Student News

Rachelle Gold selected for University Undergraduate Teaching Award

Rachelle Gold, a fourth-year Ph.D. student in Culture, Curriculum and Change, is one of six teaching assistants University-wide who will receive an Undergraduate Teaching Award at the Chancellor's Awards ceremony on April 16. This teaching award is funded, nominated and selected entirely by undergraduate students. It includes a monetary prize of $1,000.

Nominees from across campus were evaluated on their demonstration of excellence in undergraduate teaching, their ability to create a dynamic intellectual environment and their success in positively affecting a broad range of students both within and outside of the classroom.

Last semester, Gold was a teaching assistant for a children's literature class that enrolled 88 English majors and education majors.

In a letter informing Gold of her selection, Jonathan McNeill, a senior at UNC-Chapel Hill and co-chair of the selection committee, wrote, “You had some very strong nominations, and it was clear to the committee that your impact on students extended far beyond the teaching of course material.”

Gold received her bachelor’s degree in humanities with a minor in Middle East studies from San Jose State University in 1993. She holds two master’s degrees: a 1995 master of arts in English literature from Indiana University and a 2002 master of arts degree in education from the University of California, Berkeley. She also holds teaching credentials for middle school and high school English, both in North Carolina and in California.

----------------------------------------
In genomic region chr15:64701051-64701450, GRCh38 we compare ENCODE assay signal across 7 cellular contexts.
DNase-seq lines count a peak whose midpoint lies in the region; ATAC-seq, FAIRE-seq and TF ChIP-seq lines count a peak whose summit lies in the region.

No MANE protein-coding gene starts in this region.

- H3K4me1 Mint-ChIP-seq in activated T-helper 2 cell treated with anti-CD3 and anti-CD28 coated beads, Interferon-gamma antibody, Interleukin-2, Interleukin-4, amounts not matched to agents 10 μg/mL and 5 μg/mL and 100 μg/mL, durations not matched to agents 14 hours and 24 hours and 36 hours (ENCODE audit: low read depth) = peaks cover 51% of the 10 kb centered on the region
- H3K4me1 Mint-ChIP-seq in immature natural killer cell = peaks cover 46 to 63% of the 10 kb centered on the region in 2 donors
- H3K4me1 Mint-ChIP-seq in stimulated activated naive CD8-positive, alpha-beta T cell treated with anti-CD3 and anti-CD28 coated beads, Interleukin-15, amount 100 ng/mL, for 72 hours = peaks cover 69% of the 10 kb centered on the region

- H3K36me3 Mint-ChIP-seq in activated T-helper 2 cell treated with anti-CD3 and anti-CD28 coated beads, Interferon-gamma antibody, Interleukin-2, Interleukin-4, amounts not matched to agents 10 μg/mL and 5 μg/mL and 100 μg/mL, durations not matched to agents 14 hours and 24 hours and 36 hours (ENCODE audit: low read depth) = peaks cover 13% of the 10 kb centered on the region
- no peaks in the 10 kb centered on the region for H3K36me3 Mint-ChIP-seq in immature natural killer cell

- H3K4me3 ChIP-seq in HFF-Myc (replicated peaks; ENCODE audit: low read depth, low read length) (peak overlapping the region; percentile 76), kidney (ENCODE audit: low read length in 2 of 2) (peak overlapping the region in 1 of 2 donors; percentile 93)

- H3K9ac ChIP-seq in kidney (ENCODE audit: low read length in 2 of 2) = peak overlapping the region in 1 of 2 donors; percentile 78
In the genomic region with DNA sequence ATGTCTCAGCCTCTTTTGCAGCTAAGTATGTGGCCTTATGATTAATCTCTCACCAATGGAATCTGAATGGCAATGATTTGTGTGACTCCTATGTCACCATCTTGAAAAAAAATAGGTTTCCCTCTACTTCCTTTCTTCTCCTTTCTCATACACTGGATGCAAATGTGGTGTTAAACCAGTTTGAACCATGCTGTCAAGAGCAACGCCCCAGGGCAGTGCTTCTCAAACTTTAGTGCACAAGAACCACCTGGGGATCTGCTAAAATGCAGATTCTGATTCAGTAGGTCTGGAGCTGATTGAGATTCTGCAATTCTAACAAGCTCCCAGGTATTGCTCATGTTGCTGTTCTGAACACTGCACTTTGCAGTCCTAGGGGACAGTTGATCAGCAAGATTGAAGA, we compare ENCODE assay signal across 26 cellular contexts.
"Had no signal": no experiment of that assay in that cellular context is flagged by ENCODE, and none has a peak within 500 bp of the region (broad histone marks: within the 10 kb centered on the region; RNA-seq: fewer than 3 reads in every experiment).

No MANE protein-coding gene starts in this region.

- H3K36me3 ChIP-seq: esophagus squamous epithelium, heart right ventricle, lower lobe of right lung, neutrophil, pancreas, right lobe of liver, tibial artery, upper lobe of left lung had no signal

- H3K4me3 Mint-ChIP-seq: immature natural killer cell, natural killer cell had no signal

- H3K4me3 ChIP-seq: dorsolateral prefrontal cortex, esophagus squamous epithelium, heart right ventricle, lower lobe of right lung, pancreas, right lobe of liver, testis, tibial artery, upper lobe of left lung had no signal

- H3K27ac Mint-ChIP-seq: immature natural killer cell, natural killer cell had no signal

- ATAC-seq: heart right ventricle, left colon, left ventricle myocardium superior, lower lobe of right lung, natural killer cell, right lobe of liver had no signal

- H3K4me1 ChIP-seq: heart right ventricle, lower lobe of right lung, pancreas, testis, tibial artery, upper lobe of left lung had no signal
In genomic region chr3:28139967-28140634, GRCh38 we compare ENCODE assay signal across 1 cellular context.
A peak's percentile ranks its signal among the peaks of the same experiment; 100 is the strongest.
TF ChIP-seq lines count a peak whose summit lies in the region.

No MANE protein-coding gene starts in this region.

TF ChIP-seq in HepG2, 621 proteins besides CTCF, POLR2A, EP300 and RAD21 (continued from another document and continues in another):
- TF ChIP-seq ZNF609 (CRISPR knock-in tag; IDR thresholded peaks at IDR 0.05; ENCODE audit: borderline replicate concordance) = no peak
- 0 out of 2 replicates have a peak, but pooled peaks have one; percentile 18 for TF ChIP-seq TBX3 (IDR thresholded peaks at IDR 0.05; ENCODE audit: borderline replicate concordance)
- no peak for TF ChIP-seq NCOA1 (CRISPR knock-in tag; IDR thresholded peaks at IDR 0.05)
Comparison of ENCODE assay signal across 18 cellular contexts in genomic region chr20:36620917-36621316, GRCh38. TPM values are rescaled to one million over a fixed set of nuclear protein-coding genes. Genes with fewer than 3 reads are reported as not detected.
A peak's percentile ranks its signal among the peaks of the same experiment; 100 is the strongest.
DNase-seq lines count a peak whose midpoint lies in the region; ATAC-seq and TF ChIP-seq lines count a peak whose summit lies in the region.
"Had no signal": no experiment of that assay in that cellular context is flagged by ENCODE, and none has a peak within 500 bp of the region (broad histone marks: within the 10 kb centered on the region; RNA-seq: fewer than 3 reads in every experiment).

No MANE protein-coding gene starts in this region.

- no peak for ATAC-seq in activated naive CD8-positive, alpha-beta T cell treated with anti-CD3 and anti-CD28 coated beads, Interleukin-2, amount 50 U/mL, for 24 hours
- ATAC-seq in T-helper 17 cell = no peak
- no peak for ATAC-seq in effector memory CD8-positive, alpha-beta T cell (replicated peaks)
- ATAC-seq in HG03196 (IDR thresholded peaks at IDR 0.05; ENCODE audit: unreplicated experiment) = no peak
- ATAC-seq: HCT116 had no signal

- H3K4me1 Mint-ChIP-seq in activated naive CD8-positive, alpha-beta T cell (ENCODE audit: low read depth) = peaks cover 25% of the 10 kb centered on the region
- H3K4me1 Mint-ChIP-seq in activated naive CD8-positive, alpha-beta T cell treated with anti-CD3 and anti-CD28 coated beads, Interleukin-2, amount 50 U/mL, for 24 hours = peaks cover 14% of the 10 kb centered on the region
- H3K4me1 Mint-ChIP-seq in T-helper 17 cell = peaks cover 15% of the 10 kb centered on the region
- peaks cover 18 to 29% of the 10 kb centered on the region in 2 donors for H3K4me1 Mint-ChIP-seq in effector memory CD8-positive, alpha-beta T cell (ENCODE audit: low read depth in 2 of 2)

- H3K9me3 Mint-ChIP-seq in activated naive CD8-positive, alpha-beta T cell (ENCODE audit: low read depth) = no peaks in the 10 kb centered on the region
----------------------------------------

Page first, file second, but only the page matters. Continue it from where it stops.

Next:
Prior to entering the CCC doctoral program, Gold was an English instructor at North Carolina Central University and Contra Costa College, a community college in San Pablo, California. She also served as assistant director of financial aid at Santa Clara University and a financial aid counselor at Indiana University.

While a master’s student at U.C. Berkeley, Gold taught a course titled “Current Issues in Education,” which included topics related to school funding, ethnicity and race in schools, learning and physical disabilities, alternative pedagogical techniques, tracking, immigrants in schools, gay and lesbian educators and students, and gender and schooling.   

After completing her doctoral studies, Gold hopes to teach similar education courses at a public college or university, exploring sociological, economic, historical and political aspects of teaching. She also would like to teach college-level English literature and composition.